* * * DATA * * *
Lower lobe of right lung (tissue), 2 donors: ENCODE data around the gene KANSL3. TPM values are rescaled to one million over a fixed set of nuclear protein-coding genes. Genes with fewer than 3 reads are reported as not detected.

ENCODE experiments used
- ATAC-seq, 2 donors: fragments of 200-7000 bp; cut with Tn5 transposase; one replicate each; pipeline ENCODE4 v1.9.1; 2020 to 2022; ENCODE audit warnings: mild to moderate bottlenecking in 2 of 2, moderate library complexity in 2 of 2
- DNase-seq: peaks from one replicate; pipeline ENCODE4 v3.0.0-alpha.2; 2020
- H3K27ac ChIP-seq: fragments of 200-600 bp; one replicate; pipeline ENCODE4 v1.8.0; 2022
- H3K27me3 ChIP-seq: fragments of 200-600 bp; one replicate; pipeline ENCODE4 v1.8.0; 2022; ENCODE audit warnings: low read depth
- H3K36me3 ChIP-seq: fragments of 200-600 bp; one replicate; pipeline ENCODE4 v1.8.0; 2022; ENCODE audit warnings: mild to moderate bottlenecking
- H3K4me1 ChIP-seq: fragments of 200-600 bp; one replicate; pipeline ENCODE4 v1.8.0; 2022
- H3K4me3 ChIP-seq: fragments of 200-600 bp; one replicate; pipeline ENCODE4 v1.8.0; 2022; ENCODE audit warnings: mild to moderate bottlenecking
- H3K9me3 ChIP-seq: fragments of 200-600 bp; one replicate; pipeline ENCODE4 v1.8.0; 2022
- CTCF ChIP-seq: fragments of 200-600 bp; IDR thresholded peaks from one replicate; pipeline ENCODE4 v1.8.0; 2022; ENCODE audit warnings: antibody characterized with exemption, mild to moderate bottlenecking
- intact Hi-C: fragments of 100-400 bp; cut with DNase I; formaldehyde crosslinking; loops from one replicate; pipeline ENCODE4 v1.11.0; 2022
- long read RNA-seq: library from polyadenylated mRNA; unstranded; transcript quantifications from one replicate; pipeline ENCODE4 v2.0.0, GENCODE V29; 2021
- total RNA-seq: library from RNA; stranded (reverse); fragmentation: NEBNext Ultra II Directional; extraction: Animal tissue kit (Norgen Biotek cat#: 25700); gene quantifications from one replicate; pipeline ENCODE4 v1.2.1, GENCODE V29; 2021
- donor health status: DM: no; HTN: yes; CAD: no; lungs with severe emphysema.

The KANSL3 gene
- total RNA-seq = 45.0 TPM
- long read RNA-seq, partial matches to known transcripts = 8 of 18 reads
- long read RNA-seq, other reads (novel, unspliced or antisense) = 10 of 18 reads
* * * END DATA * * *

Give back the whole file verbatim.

Lower lobe of right lung (tissue), 2 donors: ENCODE data around the gene KANSL3. TPM values are rescaled to one million over a fixed set of nuclear protein-coding genes. Genes with fewer than 3 reads are reported as not detected.

ENCODE experiments used
- ATAC-seq, 2 donors: fragments of 200-7000 bp; cut with Tn5 transposase; one replicate each; pipeline ENCODE4 v1.9.1; 2020 to 2022; ENCODE audit warnings: mild to moderate bottlenecking in 2 of 2, moderate library complexity in 2 of 2
- DNase-seq: peaks from one replicate; pipeline ENCODE4 v3.0.0-alpha.2; 2020
- H3K27ac ChIP-seq: fragments of 200-600 bp; one replicate; pipeline ENCODE4 v1.8.0; 2022
- H3K27me3 ChIP-seq: fragments of 200-600 bp; one replicate; pipeline ENCODE4 v1.8.0; 2022; ENCODE audit warnings: low read depth
- H3K36me3 ChIP-seq: fragments of 200-600 bp; one replicate; pipeline ENCODE4 v1.8.0; 2022; ENCODE audit warnings: mild to moderate bottlenecking
- H3K4me1 ChIP-seq: fragments of 200-600 bp; one replicate; pipeline ENCODE4 v1.8.0; 2022
- H3K4me3 ChIP-seq: fragments of 200-600 bp; one replicate; pipeline ENCODE4 v1.8.0; 2022; ENCODE audit warnings: mild to moderate bottlenecking
- H3K9me3 ChIP-seq: fragments of 200-600 bp; one replicate; pipeline ENCODE4 v1.8.0; 2022
- CTCF ChIP-seq: fragments of 200-600 bp; IDR thresholded peaks from one replicate; pipeline ENCODE4 v1.8.0; 2022; ENCODE audit warnings: antibody characterized with exemption, mild to moderate bottlenecking
- intact Hi-C: fragments of 100-400 bp; cut with DNase I; formaldehyde crosslinking; loops from one replicate; pipeline ENCODE4 v1.11.0; 2022
- long read RNA-seq: library from polyadenylated mRNA; unstranded; transcript quantifications from one replicate; pipeline ENCODE4 v2.0.0, GENCODE V29; 2021
- total RNA-seq: library from RNA; stranded (reverse); fragmentation: NEBNext Ultra II Directional; extraction: Animal tissue kit (Norgen Biotek cat#: 25700); gene quantifications from one replicate; pipeline ENCODE4 v1.2.1, GENCODE V29; 2021
- donor health status: DM: no; HTN: yes; CAD: no; lungs with severe emphysema.

The KANSL3 gene
- total RNA-seq = 45.0 TPM
- long read RNA-seq, partial matches to known transcripts = 8 of 18 reads
- long read RNA-seq, other reads (novel, unspliced or antisense) = 10 of 18 reads